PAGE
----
Filtration – The process of removing sediment—tiny bits of olive pulp, pit, and skin—suspended in the oil, as well as making an oil more brilliant by running it through a cloth or mesh filter. There is considerable disagreement even among producers about the importance of filtration: improper filtration can attenuate certain flavors and aromas, and many makers of fine oil prefer simply to rack their fresh-pressed oil repeatedly. Other top oil-makers swear by filtration, which can significantly increase an oil’s shelf life and seems to improve its stability during storage.
Malaxer, malaxing – The second major phase of the olive oil extraction process after milling, during which the olive paste made from ground-up olives is mixed or stirred to allow the microdroplets of oil in the paste to coalesce into larger drops that are more easily extracted. A modern malaxer is a stainless steel trough with a fan screw turning along the bottom. Malaxing lasts twenty to forty minutes, depending on the cultivar, the condition and ripeness of the olives, and other factors. Shorter malaxing times help minimize oxidation and free acidity, while longer times increase oil yield and may improve oil flavor but typically reduce shelf life. (The term is derived from the ancient Greek malassein, “to make soft.”)
Free fatty acidity (FFA), free acidity – An important chemical parameter for determining the quality of an olive oil, which is part of the olive oil grading system of the IOC, the EU, the USDA, the Australian Olive Association, and many other bodies that oversee olive oil quality. FFA measures the percentage by weight of the free oleic acid (see Fatty acids, Oleic acid) contained in a sample of olive oil. In general terms, FFA indicates the breakdown of the basic fat structure of an oil, whether because of poor-quality fruit (due to bruising, olive fly infestation, fungal attack) or, most commonly, by delays between the harvest and the crush. Although a low FFA is no guarantee of good quality, as a rule of thumb the higher the FFA, the more likely the oil is to be of poor quality. The level of 0.8 percent FFA set by the IOC and other regulatory bodies for the extra virgin grade is far too high to guarantee good oil:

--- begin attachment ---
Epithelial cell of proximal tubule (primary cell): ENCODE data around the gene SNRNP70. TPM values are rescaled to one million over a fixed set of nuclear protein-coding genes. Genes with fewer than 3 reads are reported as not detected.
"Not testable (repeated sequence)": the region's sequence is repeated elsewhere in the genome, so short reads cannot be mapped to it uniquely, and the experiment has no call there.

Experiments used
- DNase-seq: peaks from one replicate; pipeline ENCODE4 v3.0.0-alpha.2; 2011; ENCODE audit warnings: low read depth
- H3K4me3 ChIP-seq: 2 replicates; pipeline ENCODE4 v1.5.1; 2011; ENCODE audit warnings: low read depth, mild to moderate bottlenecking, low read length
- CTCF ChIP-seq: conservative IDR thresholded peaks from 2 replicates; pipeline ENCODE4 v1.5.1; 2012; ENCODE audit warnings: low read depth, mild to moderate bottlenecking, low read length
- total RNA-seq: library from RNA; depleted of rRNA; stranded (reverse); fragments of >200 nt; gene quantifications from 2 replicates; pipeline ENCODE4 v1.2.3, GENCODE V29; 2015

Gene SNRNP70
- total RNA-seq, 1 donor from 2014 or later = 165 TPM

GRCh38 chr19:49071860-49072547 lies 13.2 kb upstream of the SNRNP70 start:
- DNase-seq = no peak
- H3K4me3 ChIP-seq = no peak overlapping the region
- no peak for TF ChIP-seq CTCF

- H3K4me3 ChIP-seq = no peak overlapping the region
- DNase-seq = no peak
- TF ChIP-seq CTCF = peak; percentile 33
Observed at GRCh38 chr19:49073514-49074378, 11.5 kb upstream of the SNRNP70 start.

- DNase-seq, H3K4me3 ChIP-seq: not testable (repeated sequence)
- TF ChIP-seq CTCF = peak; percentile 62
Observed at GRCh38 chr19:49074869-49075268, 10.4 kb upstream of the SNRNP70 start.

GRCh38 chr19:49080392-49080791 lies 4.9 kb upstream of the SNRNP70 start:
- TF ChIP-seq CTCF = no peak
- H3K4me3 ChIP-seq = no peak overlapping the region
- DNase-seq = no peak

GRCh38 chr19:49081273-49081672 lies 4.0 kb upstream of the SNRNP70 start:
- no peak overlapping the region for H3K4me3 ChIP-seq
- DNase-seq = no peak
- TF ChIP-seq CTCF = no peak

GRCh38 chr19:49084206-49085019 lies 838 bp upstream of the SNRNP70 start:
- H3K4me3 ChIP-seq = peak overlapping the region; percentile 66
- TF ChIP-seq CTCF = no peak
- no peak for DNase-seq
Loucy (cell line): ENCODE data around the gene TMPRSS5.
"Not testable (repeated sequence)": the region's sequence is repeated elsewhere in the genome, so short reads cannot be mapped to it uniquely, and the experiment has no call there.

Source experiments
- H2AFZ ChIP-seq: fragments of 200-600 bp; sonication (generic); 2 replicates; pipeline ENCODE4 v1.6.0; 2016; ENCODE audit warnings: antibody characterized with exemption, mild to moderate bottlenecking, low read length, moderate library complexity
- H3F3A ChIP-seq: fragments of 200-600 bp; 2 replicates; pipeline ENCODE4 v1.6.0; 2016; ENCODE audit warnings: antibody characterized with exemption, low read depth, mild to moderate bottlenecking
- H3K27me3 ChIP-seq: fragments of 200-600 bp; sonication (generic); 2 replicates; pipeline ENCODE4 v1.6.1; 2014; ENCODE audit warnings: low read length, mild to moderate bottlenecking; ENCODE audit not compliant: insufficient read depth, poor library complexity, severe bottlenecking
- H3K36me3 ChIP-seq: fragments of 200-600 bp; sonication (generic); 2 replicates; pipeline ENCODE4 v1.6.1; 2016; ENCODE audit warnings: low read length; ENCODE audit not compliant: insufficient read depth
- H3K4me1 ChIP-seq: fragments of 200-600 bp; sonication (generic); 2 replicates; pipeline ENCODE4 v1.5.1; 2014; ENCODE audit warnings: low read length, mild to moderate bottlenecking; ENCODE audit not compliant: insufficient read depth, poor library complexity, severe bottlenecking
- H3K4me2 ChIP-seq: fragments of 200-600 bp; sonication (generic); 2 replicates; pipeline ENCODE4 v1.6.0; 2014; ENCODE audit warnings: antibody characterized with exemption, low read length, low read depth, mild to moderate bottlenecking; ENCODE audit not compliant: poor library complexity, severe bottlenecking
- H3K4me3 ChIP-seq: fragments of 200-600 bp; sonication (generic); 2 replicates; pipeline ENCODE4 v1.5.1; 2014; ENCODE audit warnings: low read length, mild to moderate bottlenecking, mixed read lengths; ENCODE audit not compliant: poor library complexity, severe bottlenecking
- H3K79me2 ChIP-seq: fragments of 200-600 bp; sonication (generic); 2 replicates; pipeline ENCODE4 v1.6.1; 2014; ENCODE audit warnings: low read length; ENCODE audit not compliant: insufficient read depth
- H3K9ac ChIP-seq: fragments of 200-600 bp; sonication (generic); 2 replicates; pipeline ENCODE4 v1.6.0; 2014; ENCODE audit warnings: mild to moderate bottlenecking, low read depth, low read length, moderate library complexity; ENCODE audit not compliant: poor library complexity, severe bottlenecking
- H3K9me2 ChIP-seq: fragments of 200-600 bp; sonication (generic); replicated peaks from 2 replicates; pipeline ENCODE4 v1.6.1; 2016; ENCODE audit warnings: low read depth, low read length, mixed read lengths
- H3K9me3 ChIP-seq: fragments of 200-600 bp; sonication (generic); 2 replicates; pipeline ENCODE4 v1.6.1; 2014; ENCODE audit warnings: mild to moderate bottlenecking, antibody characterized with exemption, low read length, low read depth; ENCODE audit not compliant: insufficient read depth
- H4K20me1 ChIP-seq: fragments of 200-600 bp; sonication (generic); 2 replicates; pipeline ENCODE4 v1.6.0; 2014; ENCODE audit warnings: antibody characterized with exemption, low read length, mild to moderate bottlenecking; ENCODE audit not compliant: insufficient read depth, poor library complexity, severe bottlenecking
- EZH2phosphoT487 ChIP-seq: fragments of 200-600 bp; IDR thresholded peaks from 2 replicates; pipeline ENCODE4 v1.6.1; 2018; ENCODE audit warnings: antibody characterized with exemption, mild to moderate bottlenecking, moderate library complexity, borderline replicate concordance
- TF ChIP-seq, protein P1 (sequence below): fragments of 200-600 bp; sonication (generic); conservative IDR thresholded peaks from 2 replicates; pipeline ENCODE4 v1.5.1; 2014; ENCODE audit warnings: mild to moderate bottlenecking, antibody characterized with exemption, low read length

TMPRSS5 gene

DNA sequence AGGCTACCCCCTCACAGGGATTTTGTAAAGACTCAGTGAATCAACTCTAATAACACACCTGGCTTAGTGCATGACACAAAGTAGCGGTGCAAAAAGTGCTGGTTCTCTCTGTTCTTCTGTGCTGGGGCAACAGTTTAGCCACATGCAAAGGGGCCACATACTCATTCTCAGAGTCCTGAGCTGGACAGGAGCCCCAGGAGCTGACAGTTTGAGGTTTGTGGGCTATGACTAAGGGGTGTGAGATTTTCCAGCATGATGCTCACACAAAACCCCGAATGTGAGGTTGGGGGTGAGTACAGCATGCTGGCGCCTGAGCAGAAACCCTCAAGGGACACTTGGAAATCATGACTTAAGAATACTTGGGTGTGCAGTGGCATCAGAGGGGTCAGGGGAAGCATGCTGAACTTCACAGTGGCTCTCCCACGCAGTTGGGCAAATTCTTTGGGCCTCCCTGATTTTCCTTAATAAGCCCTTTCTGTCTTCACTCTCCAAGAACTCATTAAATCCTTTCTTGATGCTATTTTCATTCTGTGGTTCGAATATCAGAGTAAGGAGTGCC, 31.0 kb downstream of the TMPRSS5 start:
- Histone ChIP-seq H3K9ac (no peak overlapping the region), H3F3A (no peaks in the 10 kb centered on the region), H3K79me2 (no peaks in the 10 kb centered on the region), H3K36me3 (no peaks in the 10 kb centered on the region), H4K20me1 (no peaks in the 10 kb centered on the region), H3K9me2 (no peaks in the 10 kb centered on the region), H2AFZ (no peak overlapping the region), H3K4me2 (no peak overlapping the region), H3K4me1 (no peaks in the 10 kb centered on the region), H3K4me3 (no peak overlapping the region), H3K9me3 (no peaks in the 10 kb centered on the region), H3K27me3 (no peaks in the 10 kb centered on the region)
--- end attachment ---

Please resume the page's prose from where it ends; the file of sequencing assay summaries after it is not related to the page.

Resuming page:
- excellent extra virgin oil frequently has an FFA of 0.2 percent or lower, and anything over 0.5 percent is likely to be inferior
Polyphenols – A generic term for a range of phytochemicals contained in olive oil and other natural substances, many of which demonstrate antioxidant and anti-inflammatory properties. Polyphenols are widely held by medical researchers to have a range of positive health effects against such pathologies as cardiovascular disease, cancer, and Alzheimer’s disease. Because they protect against oxidation, polyphenols also protect olive oil against spoilage.
WORDS THAT MEAN VERY LITTLE IN TODAY’S OLIVE OIL LANDSCAPE